|Publication number||US7653544 B2|
|Application number||US 10/637,970|
|Publication date||26 Jan 2010|
|Filing date||8 Aug 2003|
|Priority date||8 Aug 2003|
|Also published as||US8046229, US8296150, US8589169, US20050033577, US20100095210, US20110307259, US20120278714, US20140047337|
|Publication number||10637970, 637970, US 7653544 B2, US 7653544B2, US-B2-7653544, US7653544 B2, US7653544B2|
|Inventors||Nathan T. Bradley, David Ide|
|Original Assignee||Audioeye, Inc.|
|Export Citation||BiBTeX, EndNote, RefMan|
|Patent Citations (11), Non-Patent Citations (1), Referenced by (61), Classifications (11), Legal Events (3)|
|External Links: USPTO, USPTO Assignment, Espacenet|
This application claims the benefit of U.S. Provisional Application No. 60/399,892 Jul. 31, 2002.
This invention relates generally to data processing for the purpose of navigating a computer network. More particularly, this invention relates to a method and apparatus for creating audible websites and enabling visually-impaired users to access and navigate them by keystroke.
Websites and many other computer files are created with the assumption that those who are using the files can see the file content on a computer monitor. Because websites are developed with the assumption that users can see, the sites do not convey much content audibly, nor do the sites convey navigation architecture, such as menus and navigation bars, audibly. The result is that visually-impaired users have difficulty using such websites.
Prior art systems have been developed to help visually-impaired users use websites, but these systems often require software and hardware to be installed at the user's computer. Many of these systems simply use screen reading technology alone or in combination with print magnifying software applications. The systems have shown to be costly, unwieldy, and inconvenient. Furthermore, because such technology is installed on the user's computer, visually-impaired users cannot effectively use conventional computer files anywhere except at their own computers. As a consequence, websites and other computer files are often inaccessible to visually-impaired user anywhere except at home.
Several prior art systems have been developed to overcome this problem by enabling visually-impaired users to access some computer information using any touchtone telephone. In essence, a caller accesses a special computer by telephone. The computer has access to computer files that contain audio components, which can be played back though the telephone to the user. For example, a text file that has been translated by synthetic speech software into an audio file can be played back to the user over the telephone. Some systems access audio files that have already been translated; some translate text-to-speech on the fly upon the user's command. To control which files are played, the user presses the keys on the touchtone keypad to send a sound that instructs the computer which audio file to play.
Unfortunately, these systems also have drawbacks. Large files or those having multiple nesting layers turn the system into a giant automated voice response system, which is difficult to navigate and often very frustrating. Typically only text is played back to the user. Graphics, music, images and navigation systems like those on a website are not. Furthermore, the metallic voice of the computer-generated speech does not convey meaning with inflection like a human does, and is tedious to listen to, especially for significant volumes of information.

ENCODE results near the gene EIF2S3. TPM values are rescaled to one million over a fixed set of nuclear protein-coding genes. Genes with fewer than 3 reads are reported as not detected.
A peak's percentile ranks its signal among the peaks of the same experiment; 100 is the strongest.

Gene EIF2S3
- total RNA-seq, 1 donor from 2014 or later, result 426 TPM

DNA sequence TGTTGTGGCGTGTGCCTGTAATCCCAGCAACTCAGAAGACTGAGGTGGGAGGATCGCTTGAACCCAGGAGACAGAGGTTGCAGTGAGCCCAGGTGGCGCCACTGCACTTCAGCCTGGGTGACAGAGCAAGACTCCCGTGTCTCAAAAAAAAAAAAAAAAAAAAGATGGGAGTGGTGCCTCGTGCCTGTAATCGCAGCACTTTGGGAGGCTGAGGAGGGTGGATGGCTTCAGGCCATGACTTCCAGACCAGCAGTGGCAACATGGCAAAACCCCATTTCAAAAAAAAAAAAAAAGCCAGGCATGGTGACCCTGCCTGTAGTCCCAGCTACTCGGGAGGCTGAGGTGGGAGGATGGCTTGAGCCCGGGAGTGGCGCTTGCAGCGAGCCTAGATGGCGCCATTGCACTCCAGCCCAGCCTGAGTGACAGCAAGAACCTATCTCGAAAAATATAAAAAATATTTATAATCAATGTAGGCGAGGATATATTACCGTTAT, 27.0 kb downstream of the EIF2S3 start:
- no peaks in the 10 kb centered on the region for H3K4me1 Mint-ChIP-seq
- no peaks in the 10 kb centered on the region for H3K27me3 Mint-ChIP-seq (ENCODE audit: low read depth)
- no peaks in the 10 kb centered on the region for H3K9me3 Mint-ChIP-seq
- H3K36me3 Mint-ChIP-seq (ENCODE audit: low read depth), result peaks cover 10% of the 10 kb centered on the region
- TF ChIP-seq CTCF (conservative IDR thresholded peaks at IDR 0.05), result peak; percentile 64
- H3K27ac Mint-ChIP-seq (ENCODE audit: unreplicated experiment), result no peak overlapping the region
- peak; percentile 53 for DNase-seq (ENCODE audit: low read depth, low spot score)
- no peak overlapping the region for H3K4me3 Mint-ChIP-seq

Therefore, it is an object of this invention to provide a method and apparatus to translate computer files which have previously been created for the sighted user, particularly websites, into audio files. It is a further object to create audio files that reflect the entirety of the original file, incorporating non-text content such as graphics, music, images and navigation systems like those on a website. It is another object of this invention to provide a method and apparatus to access audio files using any conventional computer system, particularly one connected to the Internet, by locating the audio files on a central computer such as a server. It is another object of this invention to provide a keystroke navigation system to navigate audio files.
The present invention is a server-side method and apparatus that enables visually impaired users to navigate websites and hear high-quality streaming audio of narration and descriptions of each website. The system involves creating an audible website by utilizing voice talent to read and describe web content and create audio files for each section within an original website, then assigning a hierarchy and navigation system based on the original website design. To implement the system, a small program is installed on the home page of an original website which plays a tone upon a user's visit indicating that the website is accessible with the present invention. Upon hearing the tone, a user presses a key on the keyboard to exit the original website and enter the audible website. Audible narration is played through the user's computer, reading text and describing non-text information. The narration includes menus for navigating the site which have a hierarchy substantially similar to that of the original website. Other non-narrative content is included in the audible website. Users navigate the website menus and move from website to website by making keystroke commands.
The present invention involves creating audio files from files created originally for sighted users. Files created originally for primarily sighted-users are referred to herein as original files. An organized collection of original files is referred to herein as an original website. The invention further involves assigning a hierarchy and navigation system to the audio files based on the original website design; accessing the audio files; and navigating the audio files.